The Security Service of Ukraine (SSU), for the first time, blocked a digital asset wallet involved in financing the Russian military forces.
According to the SSU, the agency seized and blocked a crypto wallet allegedly tied to financing the Russian military actions in Ukraine.
“This man [the crypto wallet owner] calls himself a volunteer and since the beginning of Russia’s full-scale invasion [of Ukraine] has been collecting money for the invading army,” the statement reads. When seized, the wallet had $19,500 worth of cryptocurrency.
The “volunteer” sent a significant amount of assets to ”purchase military gear for the militants of the terrorist organizations L/DNR,” the investigation revealed. They also used social media platforms to incentivize the financing of “illegal armed groups” with visual and video content, reportedly sharing this content with other participants of their network and keeping their followers updated on how the money was spent.
The security service shares that it was able to detect and seize the wallet and arrest the wallet’s owner with assistance from “foreign crypto companies.”
The funds – the $19,500 worth of cryptocurrency – now await the “decision on their tracking and transfer to Ukrainian jurisdiction.”
The SSU warned about a “similar fate” for everyone whose activities are connected to sponsoring the war in Ukraine.
Since Putin’s invasion of Ukraine, cryptocurrency has played a significant role in the war from both sides of the conflict.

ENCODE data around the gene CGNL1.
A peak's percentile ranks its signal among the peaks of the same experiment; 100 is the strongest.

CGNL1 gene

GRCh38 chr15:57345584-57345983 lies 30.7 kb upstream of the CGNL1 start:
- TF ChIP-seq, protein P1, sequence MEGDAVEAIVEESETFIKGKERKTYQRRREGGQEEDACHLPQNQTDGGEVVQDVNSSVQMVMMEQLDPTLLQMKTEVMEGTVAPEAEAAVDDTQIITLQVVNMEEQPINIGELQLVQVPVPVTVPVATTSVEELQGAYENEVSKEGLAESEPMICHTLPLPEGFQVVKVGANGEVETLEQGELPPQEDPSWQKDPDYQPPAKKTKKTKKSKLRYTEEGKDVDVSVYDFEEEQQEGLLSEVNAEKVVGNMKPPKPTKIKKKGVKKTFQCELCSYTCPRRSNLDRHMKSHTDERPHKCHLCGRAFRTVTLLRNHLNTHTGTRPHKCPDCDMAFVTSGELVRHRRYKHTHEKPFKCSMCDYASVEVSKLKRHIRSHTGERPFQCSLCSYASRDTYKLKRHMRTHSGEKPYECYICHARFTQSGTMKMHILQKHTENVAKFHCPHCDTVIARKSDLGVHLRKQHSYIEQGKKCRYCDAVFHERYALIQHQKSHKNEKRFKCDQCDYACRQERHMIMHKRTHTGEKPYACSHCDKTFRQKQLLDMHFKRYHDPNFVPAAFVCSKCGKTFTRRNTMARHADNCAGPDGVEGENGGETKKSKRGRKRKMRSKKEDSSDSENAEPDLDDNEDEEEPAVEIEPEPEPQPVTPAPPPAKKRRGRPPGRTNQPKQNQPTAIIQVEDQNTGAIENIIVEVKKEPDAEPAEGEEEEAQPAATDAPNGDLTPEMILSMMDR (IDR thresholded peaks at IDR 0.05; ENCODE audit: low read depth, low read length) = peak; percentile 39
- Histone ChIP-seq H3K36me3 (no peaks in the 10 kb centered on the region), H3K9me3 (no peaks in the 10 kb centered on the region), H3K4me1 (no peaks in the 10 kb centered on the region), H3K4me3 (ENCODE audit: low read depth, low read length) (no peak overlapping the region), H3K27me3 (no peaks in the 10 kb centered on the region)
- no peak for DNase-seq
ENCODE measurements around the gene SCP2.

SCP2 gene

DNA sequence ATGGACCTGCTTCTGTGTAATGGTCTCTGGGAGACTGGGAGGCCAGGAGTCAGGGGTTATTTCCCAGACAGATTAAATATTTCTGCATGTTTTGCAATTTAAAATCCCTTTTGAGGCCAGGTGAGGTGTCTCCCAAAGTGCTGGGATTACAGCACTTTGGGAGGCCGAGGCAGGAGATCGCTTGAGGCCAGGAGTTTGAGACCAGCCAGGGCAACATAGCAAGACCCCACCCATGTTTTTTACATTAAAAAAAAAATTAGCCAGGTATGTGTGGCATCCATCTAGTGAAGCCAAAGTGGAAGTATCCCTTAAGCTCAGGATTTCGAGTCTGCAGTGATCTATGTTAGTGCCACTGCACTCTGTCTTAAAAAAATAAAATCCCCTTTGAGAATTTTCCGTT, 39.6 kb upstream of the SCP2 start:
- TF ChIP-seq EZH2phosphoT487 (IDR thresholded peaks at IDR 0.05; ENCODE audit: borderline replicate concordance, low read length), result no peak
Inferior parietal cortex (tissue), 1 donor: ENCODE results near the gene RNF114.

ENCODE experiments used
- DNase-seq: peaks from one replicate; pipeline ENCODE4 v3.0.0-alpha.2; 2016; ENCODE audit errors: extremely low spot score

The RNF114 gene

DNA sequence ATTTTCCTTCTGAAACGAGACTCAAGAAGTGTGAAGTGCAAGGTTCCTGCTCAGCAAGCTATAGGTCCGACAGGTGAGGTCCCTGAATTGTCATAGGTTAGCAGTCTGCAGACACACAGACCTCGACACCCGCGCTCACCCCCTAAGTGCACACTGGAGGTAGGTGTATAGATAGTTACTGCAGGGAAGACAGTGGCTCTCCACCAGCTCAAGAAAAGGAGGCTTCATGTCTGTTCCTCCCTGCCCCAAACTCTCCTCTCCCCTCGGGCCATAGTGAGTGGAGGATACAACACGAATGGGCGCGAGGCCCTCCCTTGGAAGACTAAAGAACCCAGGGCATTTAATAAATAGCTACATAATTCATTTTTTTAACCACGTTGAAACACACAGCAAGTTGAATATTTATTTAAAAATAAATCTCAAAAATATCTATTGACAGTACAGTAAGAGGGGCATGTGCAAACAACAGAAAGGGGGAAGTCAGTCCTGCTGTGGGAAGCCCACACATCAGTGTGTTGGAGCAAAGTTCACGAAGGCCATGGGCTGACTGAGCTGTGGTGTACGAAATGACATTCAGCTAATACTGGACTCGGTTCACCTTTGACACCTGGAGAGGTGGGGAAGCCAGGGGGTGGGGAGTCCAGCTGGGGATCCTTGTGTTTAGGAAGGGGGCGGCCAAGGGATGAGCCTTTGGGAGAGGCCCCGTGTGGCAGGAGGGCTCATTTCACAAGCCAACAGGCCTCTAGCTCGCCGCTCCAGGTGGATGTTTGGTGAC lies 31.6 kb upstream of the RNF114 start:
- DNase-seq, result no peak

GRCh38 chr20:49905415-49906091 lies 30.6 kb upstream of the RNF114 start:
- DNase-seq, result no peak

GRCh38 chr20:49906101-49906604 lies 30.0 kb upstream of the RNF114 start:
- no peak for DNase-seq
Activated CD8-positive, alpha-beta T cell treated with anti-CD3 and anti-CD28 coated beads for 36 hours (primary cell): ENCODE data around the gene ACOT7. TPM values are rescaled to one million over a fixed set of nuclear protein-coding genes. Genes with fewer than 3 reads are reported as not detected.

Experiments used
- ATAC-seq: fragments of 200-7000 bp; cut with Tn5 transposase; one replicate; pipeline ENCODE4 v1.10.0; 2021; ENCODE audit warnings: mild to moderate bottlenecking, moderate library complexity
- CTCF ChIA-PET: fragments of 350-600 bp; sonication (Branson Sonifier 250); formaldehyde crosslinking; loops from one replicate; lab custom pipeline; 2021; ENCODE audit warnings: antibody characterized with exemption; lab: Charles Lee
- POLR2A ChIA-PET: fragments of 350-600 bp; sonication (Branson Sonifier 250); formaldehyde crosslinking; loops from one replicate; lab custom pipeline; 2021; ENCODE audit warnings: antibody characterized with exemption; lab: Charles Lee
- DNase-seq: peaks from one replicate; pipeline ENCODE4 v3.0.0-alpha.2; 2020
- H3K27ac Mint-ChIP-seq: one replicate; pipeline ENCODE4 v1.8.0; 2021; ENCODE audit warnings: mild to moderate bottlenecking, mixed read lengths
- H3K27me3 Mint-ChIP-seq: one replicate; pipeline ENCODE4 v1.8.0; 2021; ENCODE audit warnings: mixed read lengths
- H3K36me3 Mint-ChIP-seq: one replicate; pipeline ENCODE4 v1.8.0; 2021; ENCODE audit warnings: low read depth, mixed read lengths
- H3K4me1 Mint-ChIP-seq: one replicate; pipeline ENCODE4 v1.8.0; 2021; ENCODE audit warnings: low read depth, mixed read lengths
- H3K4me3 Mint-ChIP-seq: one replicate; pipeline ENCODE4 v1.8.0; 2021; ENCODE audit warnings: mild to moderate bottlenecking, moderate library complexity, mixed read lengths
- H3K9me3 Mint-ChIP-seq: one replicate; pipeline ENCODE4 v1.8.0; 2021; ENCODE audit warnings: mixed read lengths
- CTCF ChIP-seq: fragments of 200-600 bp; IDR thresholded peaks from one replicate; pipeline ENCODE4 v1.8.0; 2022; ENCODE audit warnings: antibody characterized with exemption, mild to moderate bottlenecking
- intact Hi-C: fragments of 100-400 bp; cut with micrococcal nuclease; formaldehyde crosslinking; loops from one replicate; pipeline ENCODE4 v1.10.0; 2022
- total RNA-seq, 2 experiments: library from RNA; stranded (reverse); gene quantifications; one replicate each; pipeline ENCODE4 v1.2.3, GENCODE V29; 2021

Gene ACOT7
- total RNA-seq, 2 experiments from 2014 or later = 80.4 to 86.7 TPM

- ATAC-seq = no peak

The Ukrainian government has been able to benefit from crypto initiatives launched in an effort to support the country’s military efforts.
Aid for Ukraine, for instance, is a DAO launched by Solana co-founder Anatoly Yakovenko and CEO of Everstake and is supported by FTX, Kuna Exchange, and the Ministry of Digital Transformation of Ukraine to raise funds to help Ukraine fight the invasion.
By Aug. 17, the DAO was able to raise $54 million, the Vice Prime Minister and Minister for Digital Transformation for Ukraine, Mykhailo Fedorov, shared.
Meanwhile, Russian citizens, heavily affected by sanctions from the West, have been looking into cryptocurrency as a payment method and investment.
The government of Russia has accelerated the launch of its digital ruble, which it had been postponing before, as a way to avoid sanctions and support the falling economy. According to the Central Bank of Russia, individuals and enterprises in Russia will be able to use the digital ruble “ as real money” by 2023.
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